We had to cut down from over 1,500 finished pieces selected from our roughly 80,000 original raw shots. No question about it, that’s a painful process! We started by deciding which images were indispensable, the really strong shots of the famous iconic locations like Notre Dame, Austerlitz, Waterloo, Saint Helena, etc. Then we fleshed out the story with images of Napoleon’s more private life – his two marriages, his residences, the places where he liked to take walks, and so on. We selected shots that give a sense of the person, not just the legend. For instance because he was a voracious reader we show his collections of books, and because he was a man with simple tastes we show the army cots that he liked to sleep in, rather than the palatial beds that were there mostly for show.
What was your favorite location to visit together and why?
Annabelle and Alexis: As photographers we respond most strongly to places that have not been staged for visitors, whether they’re landscapes, structures or interiors. That enables us to connect better with what we call their “spirit,” the poetic dimension imbued by their aspect and their history. Three places that come to mind very readily:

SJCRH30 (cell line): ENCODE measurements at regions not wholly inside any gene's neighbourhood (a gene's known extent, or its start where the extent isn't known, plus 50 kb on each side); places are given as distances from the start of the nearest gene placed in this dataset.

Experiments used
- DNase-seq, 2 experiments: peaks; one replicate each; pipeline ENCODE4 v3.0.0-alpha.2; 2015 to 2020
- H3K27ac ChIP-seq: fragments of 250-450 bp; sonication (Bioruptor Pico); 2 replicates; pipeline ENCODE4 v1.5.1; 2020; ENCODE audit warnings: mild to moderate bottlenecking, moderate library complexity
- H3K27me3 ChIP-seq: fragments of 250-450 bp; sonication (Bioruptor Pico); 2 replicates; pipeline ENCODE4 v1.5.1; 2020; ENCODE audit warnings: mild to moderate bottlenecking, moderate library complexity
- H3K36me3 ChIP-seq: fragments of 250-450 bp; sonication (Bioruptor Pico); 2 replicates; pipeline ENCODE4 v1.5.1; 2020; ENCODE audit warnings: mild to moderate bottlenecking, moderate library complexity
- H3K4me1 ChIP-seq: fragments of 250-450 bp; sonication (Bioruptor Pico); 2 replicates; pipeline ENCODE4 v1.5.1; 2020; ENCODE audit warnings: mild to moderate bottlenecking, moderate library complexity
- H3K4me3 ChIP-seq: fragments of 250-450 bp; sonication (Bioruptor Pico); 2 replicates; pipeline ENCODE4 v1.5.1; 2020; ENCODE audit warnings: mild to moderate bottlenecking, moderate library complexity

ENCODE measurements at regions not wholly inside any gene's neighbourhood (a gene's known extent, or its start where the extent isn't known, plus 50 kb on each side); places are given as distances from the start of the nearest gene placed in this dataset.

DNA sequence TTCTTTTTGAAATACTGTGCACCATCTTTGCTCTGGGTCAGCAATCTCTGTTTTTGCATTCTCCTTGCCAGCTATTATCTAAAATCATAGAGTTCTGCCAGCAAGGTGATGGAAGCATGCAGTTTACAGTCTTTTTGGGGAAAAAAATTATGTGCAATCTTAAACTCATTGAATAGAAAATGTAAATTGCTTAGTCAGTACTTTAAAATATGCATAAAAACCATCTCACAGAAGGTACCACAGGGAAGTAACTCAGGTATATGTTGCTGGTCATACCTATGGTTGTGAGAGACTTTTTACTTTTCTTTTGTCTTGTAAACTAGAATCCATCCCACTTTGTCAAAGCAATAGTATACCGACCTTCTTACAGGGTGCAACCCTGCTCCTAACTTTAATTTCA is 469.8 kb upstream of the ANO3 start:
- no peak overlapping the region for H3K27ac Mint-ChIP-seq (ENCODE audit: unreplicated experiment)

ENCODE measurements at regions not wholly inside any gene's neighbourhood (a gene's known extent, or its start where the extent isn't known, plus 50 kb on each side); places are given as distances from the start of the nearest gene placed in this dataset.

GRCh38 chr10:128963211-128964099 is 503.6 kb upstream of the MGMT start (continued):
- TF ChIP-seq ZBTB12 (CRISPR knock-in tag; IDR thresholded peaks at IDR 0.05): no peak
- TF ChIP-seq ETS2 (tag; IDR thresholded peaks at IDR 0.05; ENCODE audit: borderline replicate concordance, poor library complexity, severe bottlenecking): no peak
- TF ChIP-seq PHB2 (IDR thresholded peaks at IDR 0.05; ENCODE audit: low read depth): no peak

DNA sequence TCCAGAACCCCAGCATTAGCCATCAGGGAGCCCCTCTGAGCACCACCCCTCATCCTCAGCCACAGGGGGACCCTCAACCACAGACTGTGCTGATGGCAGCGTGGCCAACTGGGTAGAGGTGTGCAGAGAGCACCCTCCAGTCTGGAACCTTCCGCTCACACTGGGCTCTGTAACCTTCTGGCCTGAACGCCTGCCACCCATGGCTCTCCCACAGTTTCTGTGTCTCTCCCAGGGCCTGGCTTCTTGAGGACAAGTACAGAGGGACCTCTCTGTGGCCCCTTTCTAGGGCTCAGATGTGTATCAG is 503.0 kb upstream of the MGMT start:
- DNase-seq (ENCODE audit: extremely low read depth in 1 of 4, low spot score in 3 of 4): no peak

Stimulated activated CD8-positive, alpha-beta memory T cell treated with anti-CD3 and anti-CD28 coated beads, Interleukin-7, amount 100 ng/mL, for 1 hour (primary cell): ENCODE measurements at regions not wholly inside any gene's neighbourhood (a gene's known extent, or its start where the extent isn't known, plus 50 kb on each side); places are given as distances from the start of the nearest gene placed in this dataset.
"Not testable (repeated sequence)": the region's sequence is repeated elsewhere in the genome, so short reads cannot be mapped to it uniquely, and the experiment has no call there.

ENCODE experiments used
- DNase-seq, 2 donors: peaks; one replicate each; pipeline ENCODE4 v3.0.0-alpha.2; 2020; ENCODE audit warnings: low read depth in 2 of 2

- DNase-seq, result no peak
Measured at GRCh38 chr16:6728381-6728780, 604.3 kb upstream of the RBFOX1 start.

Saint Helena, an extremely remote island 2,000 kilometer off the coast of West Africa, with downright bizarre climate and topography, that in many respects has changed little since the days of Napoleon’s presence there. You can visit the house where he lived and the tomb where he was buried in a forest glen. And you’ll be the only one there. It’s a very powerful experience to connect with the places where one of the most powerful men in history ended his life in exile.
There’s also the village of Studienka in modern-day Belarus where the starving freezing remnants of the Great Army crossed the Bérézina river amid terrible carnage and suffering to escape annihilation by the Russians. There too it feels as though the site has not changed in 200 years, and you are alone and undisturbed to connect with and feel the weight of history. On the day we were there a thin layer of snow covered the ground like a shroud. The light was extraordinary, the village was deserted, silence reigned. It was truly poignant.